Trade data shows that other countries have stepped in to provide Russia with some of what it needs. After a sharp drop immediately after the invasion of Ukraine, Russian imports of microchips have started to rise again, especially from China.
For reference: in 2022, Armenia imported 515% more chips and processors from the USA and 212% more from the EU than in 2021. Then Armenia exported 97% of these products to Russia¹². In this context, China is not just a supplier of sensitive goods to the Russian market, but probably also a supplier of them to the Russian military industry, providing 57% of semiconductor supplies¹³.
In 2022, Kazakhstan sent 3.7 million US dollars worth of advanced semiconductors to Russia. At the same time, in 2021, this indicator was only 12 thousand US dollars¹⁴.
There are at least six sanctions evasion schemes that Washington believes the Kremlin is using to acquire semiconductors and other electronics that are central to Russian production of guidance systems for its missiles, drones, tanks and other military equipment. Most of this technology is dual purpose, meaning it could also be used in making regular consumer products like cell phones, radios, printers and washing machines. In some cases, Russia appears to be buying these sorts of goods, then stripping them for their high tech parts¹⁵.
In February 2023, the European Bank for Reconstruction and Development published a report¹⁶, according to which, after the introduction of the first sanctions in March 2022, exports from the EU and Great Britain to Russia more than halved, and exports from Europe to Armenia, Kazakhstan and Kyrgyzstan suspiciously jumped by 15-90%. Also, the “suspicious boom” on German goods in Central Asia drew attention in Germany. The income of German companies from trade with Kazakhstan in 2022 increased by 210% compared to 2018-2020, with Kyrgyzstan by 1 157%, respectively. The export of goods from the Netherlands to Kyrgyzstan increased by 142%, and from Kyrgyzstan to Russia by 233%. Countries bordering Russia are buying more and more goods from Europe and undermining the Western sanctions regime by reselling them to Moscow. At the same time, tracking the entire supply chain is sometimes very difficult¹⁷.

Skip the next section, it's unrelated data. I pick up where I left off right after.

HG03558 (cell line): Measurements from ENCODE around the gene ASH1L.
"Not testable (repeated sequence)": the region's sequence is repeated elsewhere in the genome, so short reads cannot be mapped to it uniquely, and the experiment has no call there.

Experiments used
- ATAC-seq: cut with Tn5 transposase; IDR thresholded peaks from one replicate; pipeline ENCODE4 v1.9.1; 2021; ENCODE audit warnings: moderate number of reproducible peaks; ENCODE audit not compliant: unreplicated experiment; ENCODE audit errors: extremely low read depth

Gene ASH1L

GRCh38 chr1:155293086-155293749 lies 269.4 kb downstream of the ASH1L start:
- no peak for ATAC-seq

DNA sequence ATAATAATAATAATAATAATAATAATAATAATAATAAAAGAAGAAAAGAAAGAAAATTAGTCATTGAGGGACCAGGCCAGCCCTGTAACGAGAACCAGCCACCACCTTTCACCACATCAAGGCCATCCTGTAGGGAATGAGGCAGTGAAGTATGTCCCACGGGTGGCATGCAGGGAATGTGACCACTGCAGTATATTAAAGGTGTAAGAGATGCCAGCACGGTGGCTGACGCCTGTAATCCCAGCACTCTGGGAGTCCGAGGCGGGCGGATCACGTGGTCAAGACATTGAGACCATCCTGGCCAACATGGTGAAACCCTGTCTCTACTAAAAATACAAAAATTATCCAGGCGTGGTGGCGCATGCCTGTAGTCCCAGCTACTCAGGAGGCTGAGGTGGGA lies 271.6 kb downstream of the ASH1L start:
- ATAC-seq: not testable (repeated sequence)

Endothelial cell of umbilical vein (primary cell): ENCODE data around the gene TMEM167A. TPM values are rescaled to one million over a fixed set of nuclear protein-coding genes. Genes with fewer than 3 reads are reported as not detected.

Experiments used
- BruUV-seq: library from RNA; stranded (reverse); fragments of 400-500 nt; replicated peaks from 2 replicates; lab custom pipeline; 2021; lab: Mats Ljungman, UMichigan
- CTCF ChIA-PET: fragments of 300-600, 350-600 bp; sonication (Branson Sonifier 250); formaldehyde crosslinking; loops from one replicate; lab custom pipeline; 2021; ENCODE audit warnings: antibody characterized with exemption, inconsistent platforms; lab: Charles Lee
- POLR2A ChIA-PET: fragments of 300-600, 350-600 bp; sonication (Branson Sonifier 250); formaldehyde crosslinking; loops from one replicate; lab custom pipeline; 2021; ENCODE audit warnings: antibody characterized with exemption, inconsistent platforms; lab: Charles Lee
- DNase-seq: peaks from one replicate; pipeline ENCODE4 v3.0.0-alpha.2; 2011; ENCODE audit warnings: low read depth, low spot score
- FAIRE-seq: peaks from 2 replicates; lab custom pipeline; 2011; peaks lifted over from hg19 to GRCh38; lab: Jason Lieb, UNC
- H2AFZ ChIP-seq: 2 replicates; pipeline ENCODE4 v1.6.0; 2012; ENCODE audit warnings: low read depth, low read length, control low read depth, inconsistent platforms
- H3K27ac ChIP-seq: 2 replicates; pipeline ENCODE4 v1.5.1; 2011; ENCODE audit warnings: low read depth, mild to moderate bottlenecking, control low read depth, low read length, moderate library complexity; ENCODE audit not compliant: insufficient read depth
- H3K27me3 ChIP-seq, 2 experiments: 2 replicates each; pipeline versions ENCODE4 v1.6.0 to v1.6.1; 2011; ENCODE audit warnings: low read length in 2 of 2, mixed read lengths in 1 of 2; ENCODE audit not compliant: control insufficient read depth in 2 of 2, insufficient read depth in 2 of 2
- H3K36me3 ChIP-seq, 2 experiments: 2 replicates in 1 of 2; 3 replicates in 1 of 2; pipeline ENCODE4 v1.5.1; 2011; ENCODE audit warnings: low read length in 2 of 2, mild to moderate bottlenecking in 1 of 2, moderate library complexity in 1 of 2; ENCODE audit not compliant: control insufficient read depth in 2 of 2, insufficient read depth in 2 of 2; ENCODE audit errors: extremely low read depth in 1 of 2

The German authorities believe that it may be about supplying Russia with parallel imports to circumvent sanctions, especially within the framework of the Eurasian Economic Union. In Berlin, this is considered unacceptable. According to Bild, the EU special representative for sanctions, David O’Sullivan, has already drawn attention to this. In general, according to the calculations of the Eastern Committee of the German Economy, in 2022 the export of cars and auto parts from Germany increased (to Kazakhstan – by 507%, to Armenia – by 761%), chemical products (to Kazakhstan – by 129%, to Armenia – by 110 %), electrical equipment (to Uzbekistan – by 105%, to Armenia – by 344%), metal products (to Kazakhstan – by 137%) and clothing (to Kazakhstan – by 88%)¹⁸.
In 2022, the US Treasury stated that at least 18 countries were helping Russia circumvent sanctions. Among them were Armenia, Kazakhstan, Kyrgyzstan, Tajikistan and Uzbekistan¹⁹.
In Washington, they made it clear that Russian key partners in the region are being offered a choice: “remain connected to the world economy or provide material support to Russia and lose access to the most important world markets.” In other words, the USA threatened secondary sanctions for organizing the re-export of prohibited products to Russia. The stated goal is to “deprive Russia of the resources and equipment it needs on the battlefield and limit the revenues that the Kremlin relies on.
Turkey was the first of Russia’s major “friendly” trade partners to close the possibility of transit of sanctioned goods to Russia as a result of the EU’s pressure on Turkey regarding the transit of European goods. In 2022, Turkey became the largest transport hub for sanctioned goods destined for Russia, including parallel imports. The monthly transit of goods through Turkey amounted to 200-400 million US dollars²⁰.